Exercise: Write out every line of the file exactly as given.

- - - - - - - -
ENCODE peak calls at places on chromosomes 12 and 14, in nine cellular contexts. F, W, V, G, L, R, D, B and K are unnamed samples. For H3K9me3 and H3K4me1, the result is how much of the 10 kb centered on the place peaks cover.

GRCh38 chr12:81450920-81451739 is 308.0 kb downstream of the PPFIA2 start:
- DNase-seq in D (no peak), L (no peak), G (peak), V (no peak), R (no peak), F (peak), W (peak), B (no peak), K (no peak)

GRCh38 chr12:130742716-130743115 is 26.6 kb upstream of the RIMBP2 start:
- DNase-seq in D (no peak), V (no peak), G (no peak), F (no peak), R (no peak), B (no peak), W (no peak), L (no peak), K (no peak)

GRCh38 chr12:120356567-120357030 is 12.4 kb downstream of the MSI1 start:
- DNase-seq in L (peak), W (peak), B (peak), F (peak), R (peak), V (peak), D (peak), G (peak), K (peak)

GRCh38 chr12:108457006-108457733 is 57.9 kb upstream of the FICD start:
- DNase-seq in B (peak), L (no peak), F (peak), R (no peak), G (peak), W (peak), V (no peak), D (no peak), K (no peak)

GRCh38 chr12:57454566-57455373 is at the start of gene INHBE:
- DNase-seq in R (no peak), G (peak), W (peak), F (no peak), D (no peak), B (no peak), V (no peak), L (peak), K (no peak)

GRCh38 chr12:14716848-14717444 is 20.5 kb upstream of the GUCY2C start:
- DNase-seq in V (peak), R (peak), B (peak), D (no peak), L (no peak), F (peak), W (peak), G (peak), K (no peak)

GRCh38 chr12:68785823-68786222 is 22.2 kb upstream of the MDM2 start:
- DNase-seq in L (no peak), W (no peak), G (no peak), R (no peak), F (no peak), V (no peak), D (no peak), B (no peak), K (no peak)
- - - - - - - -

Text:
ENCODE peak calls at places on chromosomes 12 and 14, in nine cellular contexts. F, W, V, G, L, R, D, B and K are unnamed samples. For H3K9me3 and H3K4me1, the result is how much of the 10 kb centered on the place peaks cover.

GRCh38 chr12:81450920-81451739 is 308.0 kb downstream of the PPFIA2 start:
- DNase-seq in D (no peak), L (no peak), G (peak), V (no peak), R (no peak), F (peak), W (peak), B (no peak), K (no peak)

GRCh38 chr12:130742716-130743115 is 26.6 kb upstream of the RIMBP2 start:
- DNase-seq in D (no peak), V (no peak), G (no peak), F (no peak), R (no peak), B (no peak), W (no peak), L (no peak), K (no peak)

GRCh38 chr12:120356567-120357030 is 12.4 kb downstream of the MSI1 start:
- DNase-seq in L (peak), W (peak), B (peak), F (peak), R (peak), V (peak), D (peak), G (peak), K (peak)

GRCh38 chr12:108457006-108457733 is 57.9 kb upstream of the FICD start:
- DNase-seq in B (peak), L (no peak), F (peak), R (no peak), G (peak), W (peak), V (no peak), D (no peak), K (no peak)

GRCh38 chr12:57454566-57455373 is at the start of gene INHBE:
- DNase-seq in R (no peak), G (peak), W (peak), F (no peak), D (no peak), B (no peak), V (no peak), L (peak), K (no peak)

GRCh38 chr12:14716848-14717444 is 20.5 kb upstream of the GUCY2C start:
- DNase-seq in V (peak), R (peak), B (peak), D (no peak), L (no peak), F (peak), W (peak), G (peak), K (no peak)

GRCh38 chr12:68785823-68786222 is 22.2 kb upstream of the MDM2 start:
- DNase-seq in L (no peak), W (no peak), G (no peak), R (no peak), F (no peak), V (no peak), D (no peak), B (no peak), K (no peak)